Since being formed in 2019, rebuilding overfished Indian Ocean yellowfin tuna has been a priority for the Global Tuna Alliance (GTA), a pre-competitive collaboration of 50 businesses with the shared goal of improving tuna sustainability. The latest stock status estimates from 2021 confirm that Indian Ocean yellowfin tuna remains overfished with overfishing occurring; and is more pessimistic than the previous assessment. To draw attention to the continued mismanagement of this important stock by the Indian Ocean Tuna Commission (IOTC), the GTA has today launched a new canned “product” – overfished Indian Ocean yellowfin tuna – at Seafood Expo North America.
In 2021 the Indian Ocean Tuna Commission agreed an interim rebuilding plan that set a total catch limit of 401,011t; just below the maximum level recommended at the time by IOTC’s own scientific committee.
This hard-fought agreement was the result of protracted negotiations and a patchwork of concessions. Despite this effort, the measure was only intended to apply in 2022; a new plan would be needed from 2023.
Even with the negotiated concessions, and the interim nature of the measure, six countries formally objected, creating further uncertainty throughout 2022. The first thing to note is the absurdity of a situation whereby countries can choose to ‘opt out’ of management measures. This undermines the ability of the Regional Fisheries Management Organisation (RFMO) to deliver on its mandate and penalises the ‘good actors’. Even though a majority of 24 IOTC member nations committed to protecting the yellowfin tuna stock, their efforts were undermined by the remaining six nations’ refusal to make any concessions.
A new stock assessment was published in October 2021 and the Maximum Sustainable Yield (MSY) estimate (the maximum amount that can be fished while keeping stock levels stable) for the Indian Ocean yellowfin stock was recalculated down to 349,000t; 51,000t below the interim rebuilding plan – the scientific advice noted that catches need to be further significantly reduced.
The Global Tuna Alliance wants to see the Indian Ocean’s yellowfin population rebuilt within two generations (approximately 10 years). To do this, the GTA is insisting that catch levels be reduced by 30% compared to the 2020 catch, which according to a report by the IOTC scientific committee, would yield a 67% chance of rebuilding the stock by 2030. This equates to a yellowfin catch below 302,837t. The GTA believes all nations and gear-types are now required to play their part to achieve this target, irrespective of areas of operation or vessel size.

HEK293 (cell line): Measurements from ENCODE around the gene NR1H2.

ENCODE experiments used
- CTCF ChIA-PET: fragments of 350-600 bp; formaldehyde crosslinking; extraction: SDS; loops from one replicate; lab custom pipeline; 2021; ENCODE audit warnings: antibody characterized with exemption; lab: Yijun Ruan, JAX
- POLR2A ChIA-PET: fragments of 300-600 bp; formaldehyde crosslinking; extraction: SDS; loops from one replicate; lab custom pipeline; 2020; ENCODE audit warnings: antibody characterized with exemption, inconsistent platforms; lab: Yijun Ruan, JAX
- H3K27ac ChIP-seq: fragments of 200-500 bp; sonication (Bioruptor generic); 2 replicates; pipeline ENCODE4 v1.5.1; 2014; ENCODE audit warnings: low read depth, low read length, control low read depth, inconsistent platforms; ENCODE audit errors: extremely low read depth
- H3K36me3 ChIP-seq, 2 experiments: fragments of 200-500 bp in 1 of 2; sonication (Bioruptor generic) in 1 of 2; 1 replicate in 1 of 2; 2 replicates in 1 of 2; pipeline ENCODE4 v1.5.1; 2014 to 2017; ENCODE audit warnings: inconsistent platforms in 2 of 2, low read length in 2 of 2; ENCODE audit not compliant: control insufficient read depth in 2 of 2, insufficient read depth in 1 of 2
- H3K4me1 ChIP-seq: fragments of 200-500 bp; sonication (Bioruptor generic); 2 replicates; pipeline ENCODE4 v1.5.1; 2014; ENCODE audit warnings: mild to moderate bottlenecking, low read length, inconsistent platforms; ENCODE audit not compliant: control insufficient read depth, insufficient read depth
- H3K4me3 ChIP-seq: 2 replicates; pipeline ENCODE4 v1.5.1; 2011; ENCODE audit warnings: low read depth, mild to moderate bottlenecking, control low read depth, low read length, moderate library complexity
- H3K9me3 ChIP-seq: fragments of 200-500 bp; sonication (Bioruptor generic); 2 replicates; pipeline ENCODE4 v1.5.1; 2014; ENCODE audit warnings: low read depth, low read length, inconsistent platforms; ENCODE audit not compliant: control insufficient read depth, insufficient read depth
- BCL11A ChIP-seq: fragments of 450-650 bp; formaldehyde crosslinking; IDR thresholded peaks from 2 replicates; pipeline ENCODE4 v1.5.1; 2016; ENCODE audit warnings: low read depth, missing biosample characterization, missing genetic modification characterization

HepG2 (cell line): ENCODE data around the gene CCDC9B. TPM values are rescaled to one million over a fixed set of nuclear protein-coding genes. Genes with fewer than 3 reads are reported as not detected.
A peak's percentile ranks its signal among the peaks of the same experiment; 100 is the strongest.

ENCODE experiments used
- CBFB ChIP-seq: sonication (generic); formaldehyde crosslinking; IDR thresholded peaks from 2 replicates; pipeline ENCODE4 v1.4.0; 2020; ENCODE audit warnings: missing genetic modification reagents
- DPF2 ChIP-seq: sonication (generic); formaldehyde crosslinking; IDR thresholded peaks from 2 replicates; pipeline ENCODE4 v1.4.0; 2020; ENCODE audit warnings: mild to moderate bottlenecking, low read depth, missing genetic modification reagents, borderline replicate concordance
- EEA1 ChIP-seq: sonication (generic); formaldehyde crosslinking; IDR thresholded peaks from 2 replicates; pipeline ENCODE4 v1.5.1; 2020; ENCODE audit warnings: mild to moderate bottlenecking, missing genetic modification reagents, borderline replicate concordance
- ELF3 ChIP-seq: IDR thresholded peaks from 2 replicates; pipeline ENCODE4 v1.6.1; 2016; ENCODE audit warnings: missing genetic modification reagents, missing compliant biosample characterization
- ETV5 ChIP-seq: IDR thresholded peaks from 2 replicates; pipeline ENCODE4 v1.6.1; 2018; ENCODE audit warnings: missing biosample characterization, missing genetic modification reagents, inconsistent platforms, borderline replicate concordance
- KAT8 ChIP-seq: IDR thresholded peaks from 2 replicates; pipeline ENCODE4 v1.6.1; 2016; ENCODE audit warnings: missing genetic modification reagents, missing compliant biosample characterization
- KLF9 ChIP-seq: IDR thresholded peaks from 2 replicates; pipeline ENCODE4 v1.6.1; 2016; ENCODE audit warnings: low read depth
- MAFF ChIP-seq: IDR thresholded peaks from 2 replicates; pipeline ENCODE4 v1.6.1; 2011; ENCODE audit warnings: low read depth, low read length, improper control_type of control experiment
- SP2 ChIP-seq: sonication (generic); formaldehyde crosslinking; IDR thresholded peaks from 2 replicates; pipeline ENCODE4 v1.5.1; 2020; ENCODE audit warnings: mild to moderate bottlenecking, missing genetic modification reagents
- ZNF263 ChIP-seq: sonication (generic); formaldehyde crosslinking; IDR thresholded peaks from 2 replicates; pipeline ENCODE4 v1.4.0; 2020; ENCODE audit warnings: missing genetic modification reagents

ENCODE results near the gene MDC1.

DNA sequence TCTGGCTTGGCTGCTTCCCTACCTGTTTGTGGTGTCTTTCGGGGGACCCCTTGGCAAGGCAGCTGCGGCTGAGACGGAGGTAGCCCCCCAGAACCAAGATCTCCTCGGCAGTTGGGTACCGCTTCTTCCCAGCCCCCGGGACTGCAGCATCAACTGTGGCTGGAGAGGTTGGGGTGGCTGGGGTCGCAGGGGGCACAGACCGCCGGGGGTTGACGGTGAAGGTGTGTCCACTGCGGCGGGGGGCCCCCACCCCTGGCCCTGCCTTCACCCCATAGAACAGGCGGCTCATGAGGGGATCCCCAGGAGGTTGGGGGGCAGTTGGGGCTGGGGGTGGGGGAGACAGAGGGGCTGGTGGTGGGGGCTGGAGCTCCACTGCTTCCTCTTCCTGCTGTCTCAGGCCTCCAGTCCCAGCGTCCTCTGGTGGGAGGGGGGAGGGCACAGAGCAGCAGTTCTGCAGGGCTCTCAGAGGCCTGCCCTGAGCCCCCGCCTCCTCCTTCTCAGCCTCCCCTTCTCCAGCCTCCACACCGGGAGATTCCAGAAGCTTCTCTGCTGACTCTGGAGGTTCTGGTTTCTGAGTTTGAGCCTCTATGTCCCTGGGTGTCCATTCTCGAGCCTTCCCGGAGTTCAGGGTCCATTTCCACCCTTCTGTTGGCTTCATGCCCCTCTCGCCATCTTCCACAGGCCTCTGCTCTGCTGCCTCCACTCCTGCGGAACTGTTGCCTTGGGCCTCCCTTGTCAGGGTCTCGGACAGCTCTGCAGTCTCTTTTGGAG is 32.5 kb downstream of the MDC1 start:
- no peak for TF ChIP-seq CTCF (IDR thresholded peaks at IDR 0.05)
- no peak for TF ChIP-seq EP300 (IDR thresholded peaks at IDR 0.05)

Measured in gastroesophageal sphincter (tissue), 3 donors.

The IOTC meeting in 2022 was an opportunity to set new catch limits in line with scientific advice. However, to achieve this, all countries needed to play their part for the greater good of long-term stock health.
Despite scientists, consumers, NGOs and retailers all calling for a catch reduction on yellowfin, a recurring theme in the IOTC meeting was certain delegations objecting to proposals without offering alternatives or a rationale. Those who did explain their reasons frequently cited that they were supportive of conservation measures – proving that they understand the importance of reducing catch – though they weren’t prepared to cut their own share. Of course, many member states did agree to take considerable cuts, and were frustrated with the lack of compromise from others.
In 2023, consumers choose to purchase their seafood from sustainable sources, and the market is looking for progress to be made. With an estimated 30% of global tuna passing through GTA Partners, they have undeniable purchasing power as well as multiple sourcing options. Their Partners are looking for well-managed fisheries as requirements of their own sourcing policies. In the current situation, IOTC risks becoming an unattractive proposition for market actors who wish to source tuna responsibly.
To draw attention to the continued mismanagement of this important stock by the Indian Ocean Tuna Commission (IOTC), the GTA has today at the Seafood Expo North America launched a new canned “product” – overfished Indian Ocean yellowfin tuna. The label of the satirical can – which doesn’t contain actual tuna, but a QR code that directs people to a landing page on the GTA’s website – is illustrated with information about the overfished status of yellowfin and claims to be a ‘product of spurious objections to a rebuilding plan’.
Speaking about the GTA’s campaign, Dr Tom Pickerell, the GTA’s Executive Director, said
“You have to wonder if all the IOTC delegations appreciate the seriousness of the situation. Indian Ocean yellowfin is overfished and overfishing continues – putting everyone reliant on this fish at risk. The next IOTC meeting takes place in May. Further delay in agreeing catch reductions now means the stock is likely to decrease further, which means larger cuts will be needed to rebuild when member states decide they are ready to take action. Meanwhile, the market watches on in disbelief.”
Peter Adame, Director of Communications and Sustainability at Lusamerica Foods, a GTA Partner, added:
“Yellowfin populations continue to be a concern in the Indian Ocean. I urge our delegates to agree on reducing catch by 30% and adopting a science-based management plan… A proper management plan has been put off and delayed for too long.”
David McDiarmid, Corporate Relations Director at Princes, also a GTA Partner said
“There are risks for companies who source Indian Ocean yellowfin tuna, like Princes, in highlighting the poor state of stocks, but as this is an extreme and serious situation, we support the GTA’s approach in shining a light on the mismanagement by the IOTC and the need for urgent catch cuts.”